December sentencing set for ex-Iowa trooper in drugs case MASON CITY, Iowa (AP) — A December sentencing is scheduled for a former Iowa State Patrol supervisor who admitted stealing prescription painkillers seized during criminal investigations. Court records say 32-year-old Michael Haugen has filed written pleas of guilty to misdemeanor charges of theft and tampering with records. His sentencing is set for Dec. 19. The records say Haugen has acknowledged removing pills from evidence bags about 18 times in up to eight different cases between late 2014 and April. An investigation by the Iowa Division of Criminal Investigation found that he stole roughly 150 pills. Haugen acknowledged that he developed an addiction to painkillers while battling intestinal problems.
Ex-teacher facing more serious charge in student sex case CEDAR RAPIDS, Iowa (AP) — Prosecutors have upgraded the charge against a former substitute teacher who went on television and discussed having sexual contact with a Cedar Rapids student. Linn County Attorney Jerry Vander Sanden says Mary Haglin's charge of sexual exploitation has been upgraded to a felony count from the lower level of serious misdemeanor. A court document says that in the interviews Haglin "admitted engaging in a pattern or practice of sexual conduct with a student while employed as a teacher at Washington High School, which supports the more serious felony offense." Haglin already has pleaded not guilty to the original charge. Authorities say she had a sexual relationship with a 17-year-old boy who attended Washington High School. Her trial is set to begin Nov. 14.
Des Moines hospital says tech watered down pain meds DES MOINES, Iowa (AP) — A Des Moines hospital says it's taking action after learning of accusations that a former pharmacy technician there watered down powerful pain prescriptions of hospital patients. Methodist Medical Center in Des Moines says the pharmacy tech is no longer employed there. Des Moines television station KCCI reports that from late August to early October, more than 730 patients were given watered-down drugs. In some cases, patients are believed to have received little more than saline solution. The hospital says the tech had access to portable medication carts where the powerful opioid fentanyl was stored. Officials believe he used a syringe to replace the drug with saline. The hospital says no charges have yet been filed but are expected.
Iowa to get federal grant for unemployment benefits program DES MOINES, Iowa (AP) — The Iowa department that processes unemployment checks will receive a $500,000 grant from the federal government to improve fraud detection and to modernize outdated computer systems. The U.S. Department of Labor said Wednesday it is distributing more than $30 million in grants to 39 state agencies including Iowa. Assistant Secretary for Employment and Training Portia Wu says the goal is to ensure system integrity and to improve efficiency. The money can be used by states to develop strategies to prevent and detect improper payments to individuals that continue to claim benefits after returning to work and to improve accessibility to the program. In addition, Iowa is in a three-state consortium with Idaho and Vermont that will receive $14.5 million for projects designed to improve overall quality, performance and integrity.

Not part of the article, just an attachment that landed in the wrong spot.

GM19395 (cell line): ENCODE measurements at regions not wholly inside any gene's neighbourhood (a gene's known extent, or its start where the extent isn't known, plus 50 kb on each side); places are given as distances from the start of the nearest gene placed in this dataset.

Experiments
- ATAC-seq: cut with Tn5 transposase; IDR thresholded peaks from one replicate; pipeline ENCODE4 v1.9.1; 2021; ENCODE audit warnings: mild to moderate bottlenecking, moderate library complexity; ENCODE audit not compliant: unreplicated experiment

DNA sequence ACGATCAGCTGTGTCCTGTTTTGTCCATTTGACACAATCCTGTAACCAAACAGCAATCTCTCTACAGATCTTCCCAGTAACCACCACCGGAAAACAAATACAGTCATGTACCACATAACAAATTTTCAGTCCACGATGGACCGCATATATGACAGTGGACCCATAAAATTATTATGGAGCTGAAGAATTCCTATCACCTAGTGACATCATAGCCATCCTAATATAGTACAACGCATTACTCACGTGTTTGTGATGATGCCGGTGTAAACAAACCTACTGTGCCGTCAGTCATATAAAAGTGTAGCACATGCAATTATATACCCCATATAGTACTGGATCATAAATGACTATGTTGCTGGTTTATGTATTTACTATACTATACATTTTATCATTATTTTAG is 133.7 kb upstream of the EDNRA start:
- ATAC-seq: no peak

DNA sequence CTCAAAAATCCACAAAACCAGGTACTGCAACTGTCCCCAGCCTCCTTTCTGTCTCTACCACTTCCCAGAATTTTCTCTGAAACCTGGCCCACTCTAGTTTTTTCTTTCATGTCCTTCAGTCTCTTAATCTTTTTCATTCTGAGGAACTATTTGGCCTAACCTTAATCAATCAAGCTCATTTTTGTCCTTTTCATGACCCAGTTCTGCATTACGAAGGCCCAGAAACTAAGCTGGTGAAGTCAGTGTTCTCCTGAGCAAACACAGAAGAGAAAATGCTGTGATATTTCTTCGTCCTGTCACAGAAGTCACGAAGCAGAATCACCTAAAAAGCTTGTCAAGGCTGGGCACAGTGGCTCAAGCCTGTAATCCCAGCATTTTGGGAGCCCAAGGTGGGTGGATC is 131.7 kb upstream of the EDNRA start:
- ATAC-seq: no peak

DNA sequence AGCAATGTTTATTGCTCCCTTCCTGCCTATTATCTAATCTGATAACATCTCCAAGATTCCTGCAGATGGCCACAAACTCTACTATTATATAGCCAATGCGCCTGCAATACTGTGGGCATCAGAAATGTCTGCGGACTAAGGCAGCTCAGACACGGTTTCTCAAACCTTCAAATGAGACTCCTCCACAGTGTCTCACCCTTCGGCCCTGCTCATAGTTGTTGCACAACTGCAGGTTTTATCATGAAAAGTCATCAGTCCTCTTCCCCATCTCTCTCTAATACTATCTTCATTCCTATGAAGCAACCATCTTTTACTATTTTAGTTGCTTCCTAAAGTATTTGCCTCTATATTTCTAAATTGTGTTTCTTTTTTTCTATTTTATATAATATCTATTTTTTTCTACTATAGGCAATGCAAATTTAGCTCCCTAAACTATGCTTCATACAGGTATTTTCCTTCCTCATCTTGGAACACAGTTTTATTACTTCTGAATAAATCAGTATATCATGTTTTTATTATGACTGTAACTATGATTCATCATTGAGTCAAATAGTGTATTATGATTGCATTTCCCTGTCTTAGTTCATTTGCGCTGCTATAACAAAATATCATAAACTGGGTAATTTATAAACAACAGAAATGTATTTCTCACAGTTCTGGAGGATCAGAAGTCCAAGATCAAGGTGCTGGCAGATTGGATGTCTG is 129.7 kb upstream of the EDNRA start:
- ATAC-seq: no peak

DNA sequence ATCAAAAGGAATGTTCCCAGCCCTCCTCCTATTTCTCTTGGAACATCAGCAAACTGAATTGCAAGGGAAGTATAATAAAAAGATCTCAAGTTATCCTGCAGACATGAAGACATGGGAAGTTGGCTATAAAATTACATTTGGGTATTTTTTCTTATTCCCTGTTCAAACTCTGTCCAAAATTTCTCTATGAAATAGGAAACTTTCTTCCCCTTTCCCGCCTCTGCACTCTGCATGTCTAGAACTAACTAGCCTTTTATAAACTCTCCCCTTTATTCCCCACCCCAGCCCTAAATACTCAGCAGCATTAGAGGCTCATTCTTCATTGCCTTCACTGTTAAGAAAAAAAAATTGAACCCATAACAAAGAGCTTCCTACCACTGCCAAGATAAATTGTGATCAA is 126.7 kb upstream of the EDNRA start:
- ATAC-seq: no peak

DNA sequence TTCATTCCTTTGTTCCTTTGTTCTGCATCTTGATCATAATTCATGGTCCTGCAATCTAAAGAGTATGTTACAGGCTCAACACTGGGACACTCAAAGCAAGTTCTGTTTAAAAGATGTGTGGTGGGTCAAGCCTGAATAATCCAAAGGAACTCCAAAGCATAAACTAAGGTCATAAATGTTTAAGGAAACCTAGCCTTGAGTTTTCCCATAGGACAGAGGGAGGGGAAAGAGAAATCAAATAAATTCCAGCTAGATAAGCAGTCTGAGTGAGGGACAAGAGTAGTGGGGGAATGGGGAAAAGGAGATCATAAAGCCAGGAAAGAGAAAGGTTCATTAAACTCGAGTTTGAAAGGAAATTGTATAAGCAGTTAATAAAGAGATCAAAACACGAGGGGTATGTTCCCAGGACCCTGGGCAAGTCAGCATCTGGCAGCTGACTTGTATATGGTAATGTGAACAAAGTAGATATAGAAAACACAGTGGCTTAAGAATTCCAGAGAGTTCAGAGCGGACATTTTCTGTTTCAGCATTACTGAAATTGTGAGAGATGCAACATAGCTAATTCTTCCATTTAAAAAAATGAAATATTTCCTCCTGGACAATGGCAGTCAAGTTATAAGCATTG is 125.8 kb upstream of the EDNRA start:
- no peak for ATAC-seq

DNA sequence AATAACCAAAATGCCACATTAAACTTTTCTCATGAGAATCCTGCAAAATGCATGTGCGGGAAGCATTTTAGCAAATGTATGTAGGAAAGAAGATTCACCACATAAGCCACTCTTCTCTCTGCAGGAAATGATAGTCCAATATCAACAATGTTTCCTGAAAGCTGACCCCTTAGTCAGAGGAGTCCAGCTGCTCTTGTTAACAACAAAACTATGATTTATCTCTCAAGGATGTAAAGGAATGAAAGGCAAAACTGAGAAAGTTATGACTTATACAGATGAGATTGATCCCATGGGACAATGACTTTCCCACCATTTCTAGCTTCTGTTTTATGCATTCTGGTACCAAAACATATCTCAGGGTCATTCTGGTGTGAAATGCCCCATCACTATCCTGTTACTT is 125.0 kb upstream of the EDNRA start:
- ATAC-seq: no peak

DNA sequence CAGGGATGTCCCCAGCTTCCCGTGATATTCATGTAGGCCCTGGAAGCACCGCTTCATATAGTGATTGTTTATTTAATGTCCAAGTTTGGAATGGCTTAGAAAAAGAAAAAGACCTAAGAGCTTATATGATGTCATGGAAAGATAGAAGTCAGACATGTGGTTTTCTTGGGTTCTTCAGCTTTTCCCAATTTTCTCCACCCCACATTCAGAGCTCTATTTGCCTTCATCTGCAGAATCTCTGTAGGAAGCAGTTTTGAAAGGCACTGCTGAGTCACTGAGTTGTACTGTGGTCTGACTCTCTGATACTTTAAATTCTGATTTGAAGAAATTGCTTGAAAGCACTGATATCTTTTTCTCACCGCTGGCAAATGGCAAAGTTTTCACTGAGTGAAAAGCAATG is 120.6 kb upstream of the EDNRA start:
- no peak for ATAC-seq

Church drops lawsuit on transgender bathroom issue DES MOINES, Iowa (AP) — An Iowa church is dropping its lawsuit against the state and the city of Des Moines over an antidiscrimination law that church officials believed could force them to abide by transgender bathroom rules. The Fort Des Moines Church of Christ filed a voluntarily dismissal Wednesday. The church sought an injunction to keep the city and state from applying the antidiscrimination law to churches, saying it violated free exercise of religious rights. The law prohibits discrimination in use of public facilities based on sexual orientation and gender identity. U.S. District Judge Stephanie Rose denied the injunction Oct. 14 saying it's uncertain whether the law would be applied to the church. The Iowa Civil Rights Commission says it's never enforced the law against churches and made it clear churches are generally exempt.
U. Iowa lawsuit alleges defective work on iconic Old Capitol IOWA CITY, Iowa (AP) — The University of Iowa is suing a contractor that it blames for defective construction work that damaged the historic Old Capitol building. UI hired Knutson Construction to restore and improve the campus icon after a 2001 fire destroyed parts of the building. The project involved reconstructing the famous gold dome, cupola and tower and replacing the roof. Knutson received $1.63 million for the work, which was completed in 2004. In a lawsuit this month, the university says it discovered construction deficiencies in 2011 that Knutson has since refused to correct. It says water leaks through the roof and the wood siding and trim deteriorated. Knutson said Wednesday it's cooperated with UI to investigate the defects and propose repairs, saying it looks forward to "getting this matter resolved fairly and promptly."
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